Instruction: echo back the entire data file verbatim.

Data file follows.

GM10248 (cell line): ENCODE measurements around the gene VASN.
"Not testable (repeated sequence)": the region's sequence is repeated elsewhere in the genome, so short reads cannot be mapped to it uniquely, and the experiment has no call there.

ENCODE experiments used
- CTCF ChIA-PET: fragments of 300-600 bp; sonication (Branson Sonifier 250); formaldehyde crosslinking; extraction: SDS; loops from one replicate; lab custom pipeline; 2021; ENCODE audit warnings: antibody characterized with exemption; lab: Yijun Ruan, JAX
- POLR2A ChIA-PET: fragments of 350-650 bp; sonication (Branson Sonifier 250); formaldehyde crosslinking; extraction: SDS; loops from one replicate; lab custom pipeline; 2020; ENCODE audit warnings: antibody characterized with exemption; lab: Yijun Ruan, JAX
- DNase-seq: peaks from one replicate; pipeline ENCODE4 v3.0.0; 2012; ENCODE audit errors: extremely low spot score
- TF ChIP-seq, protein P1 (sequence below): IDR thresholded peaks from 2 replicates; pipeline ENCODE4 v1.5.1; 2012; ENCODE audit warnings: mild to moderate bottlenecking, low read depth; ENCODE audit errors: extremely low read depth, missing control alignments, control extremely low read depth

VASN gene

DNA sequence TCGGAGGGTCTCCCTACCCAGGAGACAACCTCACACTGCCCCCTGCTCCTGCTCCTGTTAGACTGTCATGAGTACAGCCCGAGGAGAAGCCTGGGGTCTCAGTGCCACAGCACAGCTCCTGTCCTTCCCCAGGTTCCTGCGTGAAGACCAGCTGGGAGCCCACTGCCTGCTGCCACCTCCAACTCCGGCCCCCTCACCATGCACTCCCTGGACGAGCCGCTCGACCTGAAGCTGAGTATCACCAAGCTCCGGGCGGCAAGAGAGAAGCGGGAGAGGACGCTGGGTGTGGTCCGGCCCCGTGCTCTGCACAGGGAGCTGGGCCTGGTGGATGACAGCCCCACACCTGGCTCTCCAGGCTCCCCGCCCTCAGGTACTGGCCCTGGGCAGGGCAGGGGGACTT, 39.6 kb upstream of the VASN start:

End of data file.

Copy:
GM10248 (cell line): ENCODE measurements around the gene VASN.
"Not testable (repeated sequence)": the region's sequence is repeated elsewhere in the genome, so short reads cannot be mapped to it uniquely, and the experiment has no call there.

ENCODE experiments used
- CTCF ChIA-PET: fragments of 300-600 bp; sonication (Branson Sonifier 250); formaldehyde crosslinking; extraction: SDS; loops from one replicate; lab custom pipeline; 2021; ENCODE audit warnings: antibody characterized with exemption; lab: Yijun Ruan, JAX
- POLR2A ChIA-PET: fragments of 350-650 bp; sonication (Branson Sonifier 250); formaldehyde crosslinking; extraction: SDS; loops from one replicate; lab custom pipeline; 2020; ENCODE audit warnings: antibody characterized with exemption; lab: Yijun Ruan, JAX
- DNase-seq: peaks from one replicate; pipeline ENCODE4 v3.0.0; 2012; ENCODE audit errors: extremely low spot score
- TF ChIP-seq, protein P1 (sequence below): IDR thresholded peaks from 2 replicates; pipeline ENCODE4 v1.5.1; 2012; ENCODE audit warnings: mild to moderate bottlenecking, low read depth; ENCODE audit errors: extremely low read depth, missing control alignments, control extremely low read depth

VASN gene

DNA sequence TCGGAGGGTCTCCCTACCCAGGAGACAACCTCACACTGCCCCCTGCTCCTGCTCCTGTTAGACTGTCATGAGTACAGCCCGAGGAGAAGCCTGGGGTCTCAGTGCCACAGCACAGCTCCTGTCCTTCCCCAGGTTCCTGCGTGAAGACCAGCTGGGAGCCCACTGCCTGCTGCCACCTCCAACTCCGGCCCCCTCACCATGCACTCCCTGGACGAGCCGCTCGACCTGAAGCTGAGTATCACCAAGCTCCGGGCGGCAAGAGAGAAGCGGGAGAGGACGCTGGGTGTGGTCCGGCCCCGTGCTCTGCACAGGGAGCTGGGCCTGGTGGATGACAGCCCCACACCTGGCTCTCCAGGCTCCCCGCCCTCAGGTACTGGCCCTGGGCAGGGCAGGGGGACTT, 39.6 kb upstream of the VASN start: